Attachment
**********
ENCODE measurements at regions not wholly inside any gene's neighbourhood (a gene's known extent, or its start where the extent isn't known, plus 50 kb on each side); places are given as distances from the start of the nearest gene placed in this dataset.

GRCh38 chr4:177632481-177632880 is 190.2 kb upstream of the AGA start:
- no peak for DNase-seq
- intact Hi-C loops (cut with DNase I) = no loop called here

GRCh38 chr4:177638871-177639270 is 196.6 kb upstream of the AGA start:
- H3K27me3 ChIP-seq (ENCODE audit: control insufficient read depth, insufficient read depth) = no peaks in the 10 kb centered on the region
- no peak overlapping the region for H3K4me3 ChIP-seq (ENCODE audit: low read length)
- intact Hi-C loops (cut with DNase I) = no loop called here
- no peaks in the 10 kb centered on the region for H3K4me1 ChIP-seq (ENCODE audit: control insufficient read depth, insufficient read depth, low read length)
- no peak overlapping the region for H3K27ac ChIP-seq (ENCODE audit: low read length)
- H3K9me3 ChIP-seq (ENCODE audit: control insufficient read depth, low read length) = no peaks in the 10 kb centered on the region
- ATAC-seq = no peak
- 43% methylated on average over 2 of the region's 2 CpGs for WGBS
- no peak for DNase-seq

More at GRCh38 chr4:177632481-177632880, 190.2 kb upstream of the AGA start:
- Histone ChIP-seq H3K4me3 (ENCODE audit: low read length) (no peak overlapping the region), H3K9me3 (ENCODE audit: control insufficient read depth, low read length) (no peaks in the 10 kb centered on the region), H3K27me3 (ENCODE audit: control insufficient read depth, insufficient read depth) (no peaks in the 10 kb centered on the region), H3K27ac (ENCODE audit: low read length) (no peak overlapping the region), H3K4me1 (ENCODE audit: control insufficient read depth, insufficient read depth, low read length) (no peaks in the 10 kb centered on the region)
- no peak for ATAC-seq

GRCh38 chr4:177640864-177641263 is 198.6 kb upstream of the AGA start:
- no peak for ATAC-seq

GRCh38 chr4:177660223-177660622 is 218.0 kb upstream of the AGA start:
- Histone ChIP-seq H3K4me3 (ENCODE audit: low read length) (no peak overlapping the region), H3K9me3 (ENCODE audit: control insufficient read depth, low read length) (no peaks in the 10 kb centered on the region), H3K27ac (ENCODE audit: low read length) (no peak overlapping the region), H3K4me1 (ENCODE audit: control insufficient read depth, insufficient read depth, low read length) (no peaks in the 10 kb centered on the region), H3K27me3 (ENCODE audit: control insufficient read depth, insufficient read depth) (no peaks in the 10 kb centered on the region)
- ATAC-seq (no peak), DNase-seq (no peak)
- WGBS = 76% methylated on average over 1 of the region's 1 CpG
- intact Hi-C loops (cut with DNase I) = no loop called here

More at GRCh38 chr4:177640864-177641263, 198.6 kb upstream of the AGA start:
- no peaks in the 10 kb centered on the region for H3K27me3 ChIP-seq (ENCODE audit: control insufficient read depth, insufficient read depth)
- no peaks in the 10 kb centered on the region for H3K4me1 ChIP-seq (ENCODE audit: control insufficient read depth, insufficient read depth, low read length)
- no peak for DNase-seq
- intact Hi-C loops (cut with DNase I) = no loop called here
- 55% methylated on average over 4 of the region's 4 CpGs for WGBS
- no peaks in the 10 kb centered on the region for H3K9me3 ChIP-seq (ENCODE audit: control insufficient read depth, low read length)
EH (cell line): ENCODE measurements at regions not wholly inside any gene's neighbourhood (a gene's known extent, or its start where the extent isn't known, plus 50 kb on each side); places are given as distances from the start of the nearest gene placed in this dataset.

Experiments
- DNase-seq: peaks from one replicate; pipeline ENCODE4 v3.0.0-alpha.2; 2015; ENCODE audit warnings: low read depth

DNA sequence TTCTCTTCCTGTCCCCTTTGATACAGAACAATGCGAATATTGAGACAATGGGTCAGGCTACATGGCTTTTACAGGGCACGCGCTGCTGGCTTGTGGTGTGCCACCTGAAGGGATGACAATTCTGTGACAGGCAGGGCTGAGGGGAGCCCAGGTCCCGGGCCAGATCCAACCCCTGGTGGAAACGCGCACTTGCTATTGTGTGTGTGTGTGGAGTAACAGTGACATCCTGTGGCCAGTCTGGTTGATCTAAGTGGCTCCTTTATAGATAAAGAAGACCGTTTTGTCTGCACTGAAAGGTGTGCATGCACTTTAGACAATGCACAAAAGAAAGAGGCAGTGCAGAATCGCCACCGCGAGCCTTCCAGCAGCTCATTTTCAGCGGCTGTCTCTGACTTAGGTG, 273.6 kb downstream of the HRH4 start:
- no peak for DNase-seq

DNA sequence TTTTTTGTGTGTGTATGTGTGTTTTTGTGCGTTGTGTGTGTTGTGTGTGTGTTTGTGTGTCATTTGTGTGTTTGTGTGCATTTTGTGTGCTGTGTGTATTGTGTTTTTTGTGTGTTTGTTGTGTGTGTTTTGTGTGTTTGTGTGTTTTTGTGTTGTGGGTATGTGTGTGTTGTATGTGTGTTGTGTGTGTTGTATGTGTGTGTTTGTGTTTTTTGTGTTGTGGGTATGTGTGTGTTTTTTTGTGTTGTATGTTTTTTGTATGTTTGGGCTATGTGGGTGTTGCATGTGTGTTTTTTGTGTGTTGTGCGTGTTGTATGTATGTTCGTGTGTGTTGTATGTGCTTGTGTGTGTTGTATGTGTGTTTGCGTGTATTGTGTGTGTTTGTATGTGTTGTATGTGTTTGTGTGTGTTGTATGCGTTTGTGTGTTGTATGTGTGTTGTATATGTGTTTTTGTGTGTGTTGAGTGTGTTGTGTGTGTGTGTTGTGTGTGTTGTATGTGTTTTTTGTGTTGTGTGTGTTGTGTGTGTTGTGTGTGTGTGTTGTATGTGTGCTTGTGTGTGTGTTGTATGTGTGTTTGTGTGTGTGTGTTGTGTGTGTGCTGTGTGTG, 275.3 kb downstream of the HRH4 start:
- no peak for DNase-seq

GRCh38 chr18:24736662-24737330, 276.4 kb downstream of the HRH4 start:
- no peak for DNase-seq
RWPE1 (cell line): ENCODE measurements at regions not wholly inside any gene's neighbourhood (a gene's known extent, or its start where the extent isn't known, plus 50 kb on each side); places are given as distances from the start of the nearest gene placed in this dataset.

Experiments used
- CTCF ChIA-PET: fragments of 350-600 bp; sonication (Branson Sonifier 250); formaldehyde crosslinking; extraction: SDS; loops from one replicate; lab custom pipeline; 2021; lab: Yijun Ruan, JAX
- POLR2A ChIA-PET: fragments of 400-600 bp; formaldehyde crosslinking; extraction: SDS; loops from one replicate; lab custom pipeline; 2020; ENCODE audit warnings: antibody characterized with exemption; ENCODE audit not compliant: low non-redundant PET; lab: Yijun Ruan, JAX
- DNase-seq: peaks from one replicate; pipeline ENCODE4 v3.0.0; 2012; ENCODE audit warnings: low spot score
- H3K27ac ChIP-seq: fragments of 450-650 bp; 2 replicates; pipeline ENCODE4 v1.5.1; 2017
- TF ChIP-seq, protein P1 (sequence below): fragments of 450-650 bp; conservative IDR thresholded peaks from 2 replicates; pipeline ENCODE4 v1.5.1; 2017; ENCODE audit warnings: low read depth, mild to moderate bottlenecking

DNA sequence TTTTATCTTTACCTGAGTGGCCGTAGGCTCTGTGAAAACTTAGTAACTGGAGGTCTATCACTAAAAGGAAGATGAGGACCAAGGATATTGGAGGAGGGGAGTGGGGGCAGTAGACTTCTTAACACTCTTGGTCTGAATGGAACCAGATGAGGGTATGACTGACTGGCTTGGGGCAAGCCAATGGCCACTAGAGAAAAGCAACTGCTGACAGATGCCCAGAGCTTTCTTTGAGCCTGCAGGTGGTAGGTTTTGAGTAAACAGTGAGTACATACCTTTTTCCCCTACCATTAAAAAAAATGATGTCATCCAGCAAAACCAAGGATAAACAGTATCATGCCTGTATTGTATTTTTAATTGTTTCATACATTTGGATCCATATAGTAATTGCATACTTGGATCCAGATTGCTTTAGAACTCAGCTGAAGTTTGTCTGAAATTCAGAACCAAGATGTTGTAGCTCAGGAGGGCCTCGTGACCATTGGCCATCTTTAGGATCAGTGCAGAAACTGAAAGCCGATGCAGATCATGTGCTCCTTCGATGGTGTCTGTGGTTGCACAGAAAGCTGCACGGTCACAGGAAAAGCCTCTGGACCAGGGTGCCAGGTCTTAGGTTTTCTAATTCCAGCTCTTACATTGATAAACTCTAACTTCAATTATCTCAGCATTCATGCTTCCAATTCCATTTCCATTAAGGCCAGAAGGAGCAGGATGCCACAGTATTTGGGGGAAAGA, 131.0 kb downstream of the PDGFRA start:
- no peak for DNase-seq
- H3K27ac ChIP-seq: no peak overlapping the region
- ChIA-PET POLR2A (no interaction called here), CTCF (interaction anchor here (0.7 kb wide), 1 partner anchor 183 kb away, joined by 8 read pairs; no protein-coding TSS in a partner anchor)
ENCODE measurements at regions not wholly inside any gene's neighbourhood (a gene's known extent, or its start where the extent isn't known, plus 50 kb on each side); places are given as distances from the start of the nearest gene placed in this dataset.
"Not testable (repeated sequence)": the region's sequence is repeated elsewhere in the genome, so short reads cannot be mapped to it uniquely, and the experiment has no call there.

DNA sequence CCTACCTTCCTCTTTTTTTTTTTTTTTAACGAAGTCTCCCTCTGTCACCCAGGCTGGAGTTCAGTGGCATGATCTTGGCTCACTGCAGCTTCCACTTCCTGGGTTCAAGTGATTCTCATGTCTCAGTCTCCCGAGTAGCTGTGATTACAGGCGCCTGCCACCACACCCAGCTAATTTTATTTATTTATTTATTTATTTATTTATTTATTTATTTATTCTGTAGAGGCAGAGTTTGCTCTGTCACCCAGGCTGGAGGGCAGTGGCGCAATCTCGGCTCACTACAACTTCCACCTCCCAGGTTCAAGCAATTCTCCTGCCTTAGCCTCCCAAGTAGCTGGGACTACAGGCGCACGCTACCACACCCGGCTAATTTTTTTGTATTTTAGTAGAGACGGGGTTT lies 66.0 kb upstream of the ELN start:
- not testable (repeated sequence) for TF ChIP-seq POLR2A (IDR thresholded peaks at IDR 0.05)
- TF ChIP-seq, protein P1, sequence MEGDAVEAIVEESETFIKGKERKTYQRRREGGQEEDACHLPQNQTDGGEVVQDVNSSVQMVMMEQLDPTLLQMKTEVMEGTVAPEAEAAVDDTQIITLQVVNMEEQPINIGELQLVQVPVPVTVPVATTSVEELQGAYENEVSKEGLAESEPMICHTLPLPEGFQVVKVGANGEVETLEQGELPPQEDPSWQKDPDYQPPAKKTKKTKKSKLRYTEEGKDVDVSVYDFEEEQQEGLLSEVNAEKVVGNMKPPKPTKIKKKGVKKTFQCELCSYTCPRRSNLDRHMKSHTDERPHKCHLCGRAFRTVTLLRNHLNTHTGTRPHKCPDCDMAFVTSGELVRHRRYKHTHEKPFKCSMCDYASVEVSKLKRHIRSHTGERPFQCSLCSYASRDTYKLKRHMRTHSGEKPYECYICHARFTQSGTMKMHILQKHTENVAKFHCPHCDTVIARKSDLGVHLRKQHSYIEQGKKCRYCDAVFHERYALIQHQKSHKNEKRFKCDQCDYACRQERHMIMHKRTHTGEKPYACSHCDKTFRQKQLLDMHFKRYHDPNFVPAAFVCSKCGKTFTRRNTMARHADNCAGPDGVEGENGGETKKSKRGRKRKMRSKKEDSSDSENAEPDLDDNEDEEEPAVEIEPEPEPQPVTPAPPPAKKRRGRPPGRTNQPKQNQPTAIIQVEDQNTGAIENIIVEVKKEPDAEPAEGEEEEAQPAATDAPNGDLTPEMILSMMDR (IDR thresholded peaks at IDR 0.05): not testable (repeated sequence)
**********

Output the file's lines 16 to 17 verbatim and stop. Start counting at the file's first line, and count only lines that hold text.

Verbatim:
- Histone ChIP-seq H3K4me3 (ENCODE audit: low read length) (no peak overlapping the region), H3K9me3 (ENCODE audit: control insufficient read depth, low read length) (no peaks in the 10 kb centered on the region), H3K27me3 (ENCODE audit: control insufficient read depth, insufficient read depth) (no peaks in the 10 kb centered on the region), H3K27ac (ENCODE audit: low read length) (no peak overlapping the region), H3K4me1 (ENCODE audit: control insufficient read depth, insufficient read depth, low read length) (no peaks in the 10 kb centered on the region)
- no peak for ATAC-seq